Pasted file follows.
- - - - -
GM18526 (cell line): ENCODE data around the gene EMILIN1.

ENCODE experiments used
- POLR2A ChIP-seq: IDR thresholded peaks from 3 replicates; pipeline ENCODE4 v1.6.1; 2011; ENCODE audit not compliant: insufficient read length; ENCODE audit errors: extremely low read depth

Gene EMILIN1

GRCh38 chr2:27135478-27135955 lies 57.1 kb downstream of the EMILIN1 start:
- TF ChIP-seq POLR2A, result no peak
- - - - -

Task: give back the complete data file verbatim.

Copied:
GM18526 (cell line): ENCODE data around the gene EMILIN1.

ENCODE experiments used
- POLR2A ChIP-seq: IDR thresholded peaks from 3 replicates; pipeline ENCODE4 v1.6.1; 2011; ENCODE audit not compliant: insufficient read length; ENCODE audit errors: extremely low read depth

Gene EMILIN1

GRCh38 chr2:27135478-27135955 lies 57.1 kb downstream of the EMILIN1 start:
- TF ChIP-seq POLR2A, result no peak